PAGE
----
Taco Steemers

A personal blog.

How to update MySQL to a version that is not available in Debian's repository

Sometimes Debian's repository does not have the MySQL version that we need.

The problem

Debian's repository does not have the MySQL version that we need.

The solution

This will update the sql server and local tooling.

If we already have mysql-apt-config , we run the command dpkg-reconfigure mysql-apt-config with a root user or with the sudo command. If not, we install it.

Installing mysql-apt-config

Go to https://dev.mysql.com/downloads/repo/apt/ and download the file as instructed there. In the following instructions I assume the file is called mysql-apt-config_0.8.15-1_all.deb .

Verify the md5sum of the file we just downloaded. Compare the output of md5sum ~/Downloads/mysql-apt-config_0.8.15-1_all.deb with the md5 checksum listed on the linked page on the download page. At the time of writing it links to https://dev.mysql.com/doc/mysql/en/verifying-package-integrity.html . I like to use a scripting language to compare the two. If they don't match it could indicate a corrupted download or a corrupted file on the server. Don't proceed to install the file; another possibility is that it may have been adjusted to contain malware.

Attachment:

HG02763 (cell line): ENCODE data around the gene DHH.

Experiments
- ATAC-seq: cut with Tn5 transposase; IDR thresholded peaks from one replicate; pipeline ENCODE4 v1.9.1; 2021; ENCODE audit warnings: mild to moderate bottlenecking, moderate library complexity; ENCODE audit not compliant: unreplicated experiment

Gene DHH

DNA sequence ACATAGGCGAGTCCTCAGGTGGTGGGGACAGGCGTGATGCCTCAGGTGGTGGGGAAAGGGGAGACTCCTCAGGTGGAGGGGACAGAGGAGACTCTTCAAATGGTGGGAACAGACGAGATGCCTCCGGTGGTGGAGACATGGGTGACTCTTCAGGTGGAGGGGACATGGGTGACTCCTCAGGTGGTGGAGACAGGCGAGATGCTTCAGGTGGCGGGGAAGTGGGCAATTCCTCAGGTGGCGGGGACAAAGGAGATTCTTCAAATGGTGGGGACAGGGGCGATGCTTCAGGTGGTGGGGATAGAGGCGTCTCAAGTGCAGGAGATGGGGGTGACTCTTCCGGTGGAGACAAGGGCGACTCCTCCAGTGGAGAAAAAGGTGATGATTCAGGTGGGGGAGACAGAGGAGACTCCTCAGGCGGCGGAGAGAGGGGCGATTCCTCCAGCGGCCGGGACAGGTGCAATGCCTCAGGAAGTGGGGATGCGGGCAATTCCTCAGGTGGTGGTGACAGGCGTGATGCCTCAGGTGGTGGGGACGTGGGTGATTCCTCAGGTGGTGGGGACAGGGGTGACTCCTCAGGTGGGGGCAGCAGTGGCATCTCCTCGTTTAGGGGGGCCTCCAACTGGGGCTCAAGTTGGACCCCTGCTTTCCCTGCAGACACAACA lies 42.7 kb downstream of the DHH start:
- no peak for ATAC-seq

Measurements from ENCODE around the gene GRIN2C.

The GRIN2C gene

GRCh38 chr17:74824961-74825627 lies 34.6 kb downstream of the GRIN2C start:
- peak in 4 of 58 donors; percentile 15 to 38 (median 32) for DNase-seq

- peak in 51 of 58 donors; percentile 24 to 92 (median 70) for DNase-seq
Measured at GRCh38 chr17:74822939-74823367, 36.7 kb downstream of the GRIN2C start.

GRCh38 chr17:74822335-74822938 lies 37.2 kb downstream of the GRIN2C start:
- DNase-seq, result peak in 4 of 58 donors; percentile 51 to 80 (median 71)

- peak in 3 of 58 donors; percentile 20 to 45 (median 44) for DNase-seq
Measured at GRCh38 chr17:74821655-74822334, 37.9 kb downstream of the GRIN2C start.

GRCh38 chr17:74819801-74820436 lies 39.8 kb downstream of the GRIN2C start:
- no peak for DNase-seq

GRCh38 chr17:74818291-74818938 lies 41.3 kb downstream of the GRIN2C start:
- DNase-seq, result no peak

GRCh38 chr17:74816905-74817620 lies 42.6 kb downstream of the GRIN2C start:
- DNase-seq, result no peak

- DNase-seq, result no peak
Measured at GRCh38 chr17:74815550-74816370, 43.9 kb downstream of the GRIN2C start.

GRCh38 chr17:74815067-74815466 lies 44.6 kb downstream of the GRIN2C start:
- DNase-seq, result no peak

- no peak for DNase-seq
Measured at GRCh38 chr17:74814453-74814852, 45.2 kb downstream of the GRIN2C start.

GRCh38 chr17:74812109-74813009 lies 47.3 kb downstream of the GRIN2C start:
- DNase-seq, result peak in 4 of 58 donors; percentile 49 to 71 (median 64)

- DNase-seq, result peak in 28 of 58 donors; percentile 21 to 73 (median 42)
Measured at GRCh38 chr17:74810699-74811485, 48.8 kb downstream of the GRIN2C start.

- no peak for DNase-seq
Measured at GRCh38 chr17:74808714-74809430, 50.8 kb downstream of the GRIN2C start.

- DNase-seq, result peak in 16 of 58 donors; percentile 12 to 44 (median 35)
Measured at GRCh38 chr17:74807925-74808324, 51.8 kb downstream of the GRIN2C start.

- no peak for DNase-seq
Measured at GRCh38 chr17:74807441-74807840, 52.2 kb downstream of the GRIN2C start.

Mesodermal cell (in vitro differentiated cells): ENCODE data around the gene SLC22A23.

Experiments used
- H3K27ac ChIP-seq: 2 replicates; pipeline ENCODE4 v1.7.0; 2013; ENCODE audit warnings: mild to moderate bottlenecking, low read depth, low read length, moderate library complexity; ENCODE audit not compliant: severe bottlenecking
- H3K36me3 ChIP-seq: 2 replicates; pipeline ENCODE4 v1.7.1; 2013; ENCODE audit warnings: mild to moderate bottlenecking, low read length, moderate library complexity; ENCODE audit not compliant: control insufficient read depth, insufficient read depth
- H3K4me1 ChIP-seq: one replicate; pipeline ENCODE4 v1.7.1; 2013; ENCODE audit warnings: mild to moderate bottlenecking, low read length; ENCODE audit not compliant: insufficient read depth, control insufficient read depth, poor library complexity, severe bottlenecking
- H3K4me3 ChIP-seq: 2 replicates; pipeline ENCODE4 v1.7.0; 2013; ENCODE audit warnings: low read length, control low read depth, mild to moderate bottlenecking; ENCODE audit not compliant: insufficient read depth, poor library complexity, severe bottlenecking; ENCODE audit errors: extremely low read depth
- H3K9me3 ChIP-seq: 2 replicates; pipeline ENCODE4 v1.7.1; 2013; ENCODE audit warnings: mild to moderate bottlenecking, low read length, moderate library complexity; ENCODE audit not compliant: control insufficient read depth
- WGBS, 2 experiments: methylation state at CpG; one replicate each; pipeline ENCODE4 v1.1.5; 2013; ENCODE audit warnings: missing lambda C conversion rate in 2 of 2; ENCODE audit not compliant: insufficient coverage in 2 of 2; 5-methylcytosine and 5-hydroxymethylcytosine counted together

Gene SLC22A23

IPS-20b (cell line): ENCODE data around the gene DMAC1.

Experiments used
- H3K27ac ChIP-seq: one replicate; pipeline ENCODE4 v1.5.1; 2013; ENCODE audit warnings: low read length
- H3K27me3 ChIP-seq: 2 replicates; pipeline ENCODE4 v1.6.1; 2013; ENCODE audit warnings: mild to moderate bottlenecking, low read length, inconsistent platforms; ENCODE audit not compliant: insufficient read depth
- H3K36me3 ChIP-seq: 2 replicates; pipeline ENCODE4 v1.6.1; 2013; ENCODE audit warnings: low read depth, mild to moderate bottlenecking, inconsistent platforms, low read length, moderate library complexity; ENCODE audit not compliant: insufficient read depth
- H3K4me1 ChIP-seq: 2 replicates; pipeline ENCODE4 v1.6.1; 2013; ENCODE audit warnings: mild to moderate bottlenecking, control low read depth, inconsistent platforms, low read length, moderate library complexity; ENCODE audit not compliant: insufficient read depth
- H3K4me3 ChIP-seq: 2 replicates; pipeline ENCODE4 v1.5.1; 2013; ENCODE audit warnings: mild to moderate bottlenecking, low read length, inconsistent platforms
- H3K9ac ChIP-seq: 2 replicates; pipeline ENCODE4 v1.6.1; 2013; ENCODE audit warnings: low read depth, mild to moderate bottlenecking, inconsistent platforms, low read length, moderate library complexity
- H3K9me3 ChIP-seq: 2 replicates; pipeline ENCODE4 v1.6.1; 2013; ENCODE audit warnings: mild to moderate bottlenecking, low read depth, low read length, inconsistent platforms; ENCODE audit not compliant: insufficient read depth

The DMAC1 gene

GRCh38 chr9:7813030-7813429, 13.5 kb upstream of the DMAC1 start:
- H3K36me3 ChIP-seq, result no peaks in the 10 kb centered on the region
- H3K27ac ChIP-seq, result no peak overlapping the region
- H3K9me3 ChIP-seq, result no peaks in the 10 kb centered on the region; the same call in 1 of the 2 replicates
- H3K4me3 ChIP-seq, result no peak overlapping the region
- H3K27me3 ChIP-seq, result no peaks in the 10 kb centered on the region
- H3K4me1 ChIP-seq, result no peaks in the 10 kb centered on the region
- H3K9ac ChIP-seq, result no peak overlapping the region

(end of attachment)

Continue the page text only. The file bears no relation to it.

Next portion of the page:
Running mysql-apt-config

We can open the file with dpkg . It will allow us to configure which MySQL version we want. dpgk is part of the Debian package management system.

sudo dpkg -i ~/Downloads/mysql-apt-config_0.8.15-1_all.deb .

We see a text that explains the process, and a list with some options. In my case I am configuring a standard server, so I select the option "MySQL Server & Cluster". We can walk to the desired option with the up/down keys, and select the option with the enter key. We submit the selected option by choosing and pressing the enter key. We can move between the options list and the button by using the right/left keys. When we are finished we can exit the program by choosing the "ok" option on the main menu.

Installing the selected version

With a root user or the sudo command, we run apt update and apt upgrade to install the latest packages, including the ones we just configured.


There is one last command to run. I know that the command runs checks and upgrades for the system database and all other databases, but it probably does more than that. We run mysql_upgrade -u root with a root user or with the sudo command. Here we use root, but we can use whichever database user we normally use to administer this database server.

Now we are finished!